You’re Not the Only Imposter at the Office: 6 Strategies for Dealing with Imposter Syndrome at Work

Do you ever get the feeling that you don’t have any business doing the job that you do? That everyone else knows exactly what to say, while you trip over your words like a toddler in clown shoes? Yeah. Me too.

I work at one of the most prestigious software consultancies in Michigan, building multi-platform applications that are in active use by people who seem pretty happy. We have a rigorous interview process. But most days, I feel like the hiring team must’ve been asleep on the job when they let me in. Read more on You’re Not the Only Imposter at the Office: 6 Strategies for Dealing with Imposter Syndrome at Work…

Keep Your Temporary Hacks Temporary with a Shame.cs

In every codebase of a certain age, there are dark corners. Unloved, poorly-lit classes that smell vaguely of moldering wood and mothballs. Methods that creak when a lonely dev walks by. Small trees poking out of reactive pipelines, drawing sustenance from thick, loamy beds of commented-out code. We’ve all wandered through those codebases. Lately, I’ve been tidying up a few cobwebby windowsills in mine with a trick that I picked up from Harry over at CSS Wizardry. Read more on Keep Your Temporary Hacks Temporary with a Shame.cs…

Choosing the Right Release Cadence for Your Project

On software projects, choosing a release schedule that works for both your team and your client is essential to long-term project health. Release too often, and you risk coming off as frantic and harried to your customers, your clients, or both. Release too seldom, and you risk appearing stodgy, inflexible, and unresponsive. Read more on Choosing the Right Release Cadence for Your Project…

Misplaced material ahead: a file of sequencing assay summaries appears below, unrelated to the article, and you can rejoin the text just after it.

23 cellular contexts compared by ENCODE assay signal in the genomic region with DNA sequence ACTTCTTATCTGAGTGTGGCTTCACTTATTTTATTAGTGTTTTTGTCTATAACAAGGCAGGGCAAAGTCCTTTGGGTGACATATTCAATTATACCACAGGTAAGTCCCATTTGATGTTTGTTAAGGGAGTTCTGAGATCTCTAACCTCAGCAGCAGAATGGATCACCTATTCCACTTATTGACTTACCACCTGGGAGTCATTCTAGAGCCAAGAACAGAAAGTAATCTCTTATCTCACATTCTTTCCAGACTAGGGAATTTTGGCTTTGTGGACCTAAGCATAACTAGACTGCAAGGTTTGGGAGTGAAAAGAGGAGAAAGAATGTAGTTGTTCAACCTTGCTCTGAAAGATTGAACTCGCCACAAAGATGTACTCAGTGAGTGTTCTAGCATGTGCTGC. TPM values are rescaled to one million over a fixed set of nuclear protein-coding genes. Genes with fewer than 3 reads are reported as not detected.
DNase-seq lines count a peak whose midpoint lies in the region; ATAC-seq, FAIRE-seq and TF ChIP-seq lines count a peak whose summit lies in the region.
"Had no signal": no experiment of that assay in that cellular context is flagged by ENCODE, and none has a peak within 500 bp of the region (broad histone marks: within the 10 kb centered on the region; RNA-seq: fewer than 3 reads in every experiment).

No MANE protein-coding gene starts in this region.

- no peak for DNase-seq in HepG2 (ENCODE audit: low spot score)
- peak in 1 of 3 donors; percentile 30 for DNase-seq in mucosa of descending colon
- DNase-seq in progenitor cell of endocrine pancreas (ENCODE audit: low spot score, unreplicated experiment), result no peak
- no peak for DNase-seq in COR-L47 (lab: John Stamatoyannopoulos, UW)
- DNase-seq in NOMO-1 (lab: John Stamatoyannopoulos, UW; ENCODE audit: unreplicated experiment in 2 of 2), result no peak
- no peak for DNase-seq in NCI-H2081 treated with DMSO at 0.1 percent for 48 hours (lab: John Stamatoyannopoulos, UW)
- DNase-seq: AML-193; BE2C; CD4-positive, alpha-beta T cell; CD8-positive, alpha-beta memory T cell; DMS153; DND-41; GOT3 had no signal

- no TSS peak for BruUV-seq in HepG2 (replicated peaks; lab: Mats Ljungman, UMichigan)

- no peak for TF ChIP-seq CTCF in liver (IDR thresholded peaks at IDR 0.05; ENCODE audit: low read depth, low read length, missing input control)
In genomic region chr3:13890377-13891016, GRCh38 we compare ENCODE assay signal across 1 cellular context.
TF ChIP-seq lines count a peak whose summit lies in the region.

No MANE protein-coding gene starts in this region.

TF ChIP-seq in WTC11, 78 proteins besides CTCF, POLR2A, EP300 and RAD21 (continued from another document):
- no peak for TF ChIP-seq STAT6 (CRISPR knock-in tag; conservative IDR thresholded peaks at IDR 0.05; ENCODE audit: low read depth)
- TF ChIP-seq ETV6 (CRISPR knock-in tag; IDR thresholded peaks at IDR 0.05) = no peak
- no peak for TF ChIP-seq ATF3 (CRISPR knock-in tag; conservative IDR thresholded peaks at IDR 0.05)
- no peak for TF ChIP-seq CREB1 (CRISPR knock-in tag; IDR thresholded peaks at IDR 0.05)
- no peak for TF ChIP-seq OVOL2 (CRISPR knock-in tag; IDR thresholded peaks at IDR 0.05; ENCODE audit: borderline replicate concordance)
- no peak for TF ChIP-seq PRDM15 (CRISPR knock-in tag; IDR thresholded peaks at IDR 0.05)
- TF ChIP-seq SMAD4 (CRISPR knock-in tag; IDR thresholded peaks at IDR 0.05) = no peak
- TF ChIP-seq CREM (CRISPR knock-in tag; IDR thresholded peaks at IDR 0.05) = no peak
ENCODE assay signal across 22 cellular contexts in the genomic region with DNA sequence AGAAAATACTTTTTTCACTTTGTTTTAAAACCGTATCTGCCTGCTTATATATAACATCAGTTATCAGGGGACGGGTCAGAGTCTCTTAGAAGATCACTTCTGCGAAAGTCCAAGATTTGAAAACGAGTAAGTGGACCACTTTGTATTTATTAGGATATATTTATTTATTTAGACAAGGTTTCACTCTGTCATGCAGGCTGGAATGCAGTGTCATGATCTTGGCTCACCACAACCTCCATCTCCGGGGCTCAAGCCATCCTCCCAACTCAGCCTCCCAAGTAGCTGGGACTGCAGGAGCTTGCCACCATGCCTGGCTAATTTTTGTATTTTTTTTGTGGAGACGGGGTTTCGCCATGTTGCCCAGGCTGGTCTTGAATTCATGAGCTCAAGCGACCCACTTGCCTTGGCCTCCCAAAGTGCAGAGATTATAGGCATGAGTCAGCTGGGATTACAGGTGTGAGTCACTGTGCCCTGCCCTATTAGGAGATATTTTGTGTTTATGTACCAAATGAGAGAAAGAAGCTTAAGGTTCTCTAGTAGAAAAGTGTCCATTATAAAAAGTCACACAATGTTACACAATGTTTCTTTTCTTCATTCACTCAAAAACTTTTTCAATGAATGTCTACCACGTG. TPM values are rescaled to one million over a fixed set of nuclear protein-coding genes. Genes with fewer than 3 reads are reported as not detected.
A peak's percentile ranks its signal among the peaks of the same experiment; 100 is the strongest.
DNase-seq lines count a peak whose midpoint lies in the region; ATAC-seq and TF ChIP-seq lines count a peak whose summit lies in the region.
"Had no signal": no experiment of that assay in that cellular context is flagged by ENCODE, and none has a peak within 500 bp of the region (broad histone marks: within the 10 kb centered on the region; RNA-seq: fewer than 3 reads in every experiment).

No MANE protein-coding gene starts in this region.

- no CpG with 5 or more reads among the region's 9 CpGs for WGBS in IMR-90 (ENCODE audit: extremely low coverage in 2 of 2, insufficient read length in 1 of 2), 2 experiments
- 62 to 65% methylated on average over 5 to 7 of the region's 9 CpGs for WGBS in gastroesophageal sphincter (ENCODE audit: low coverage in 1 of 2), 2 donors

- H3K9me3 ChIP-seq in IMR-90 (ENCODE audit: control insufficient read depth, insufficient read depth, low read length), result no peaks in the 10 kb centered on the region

Code Like a Craftsman with a Vim Clutch

Stroll around our Grand Rapids office, and you’ll find some unique input methods. Curved, split, and mechanical keyboards, mice shaped like everything from sashimi to joysticks, giant trackpads, drawing tablets, Echo Dots, and Yetis. We like to keep things interesting when it comes to our workspaces.

For the last hundred days, I’ve been kicking around a centuries-old input method in a new context. Here’s how you can set up your own Vim clutch.
Read more on Code Like a Craftsman with a Vim Clutch…

Three Tips to Make Your Next Dependency Upgrade Easier

Over time, even well-managed web apps can see their dependencies fall behind. The JavaScript community moves fast, and if you don’t stay on top of it, you can wind up with a package.json from the stone ages (two months ago). A few weeks ago, my team upgraded an aging Ember 1.13 app to Ember 2.10. Here are three tips to help make your dependency upgrade process go smoother than ours. Read more on Three Tips to Make Your Next Dependency Upgrade Easier…

Supercharging Xamarin Studio’s Play Button with Custom Build Steps

As my team’s current project has morphed from a heavy Ember.js app running in a thin PhoneGap web view into a thin Ember.js front end driving a rich Xamarin back end, we’ve had to change our approach to build automation. Here’s how we leverage custom build steps in Xamarin Studio to make our workdays easier.
Read more on Supercharging Xamarin Studio’s Play Button with Custom Build Steps…

Life After Text Mode: How I Learned to Stop Typing So Much and Love the GUI Again

The command line is a powerful abstraction in the developer’s toolbox—a succinct line of communication directly into the heart of the operating system. A skilled developer can take a small window filled with nothing but a blinking cursor and turn it into a productive environment for building websites, apps, and experiences that delight, amaze, and inspire. But sometimes, we developers get so caught up in the productive asceticism of the command line that we forget about the world outside and all it has to offer. Three apps have me rethinking my Text Mode lifestyle. Read more on Life After Text Mode: How I Learned to Stop Typing So Much and Love the GUI Again…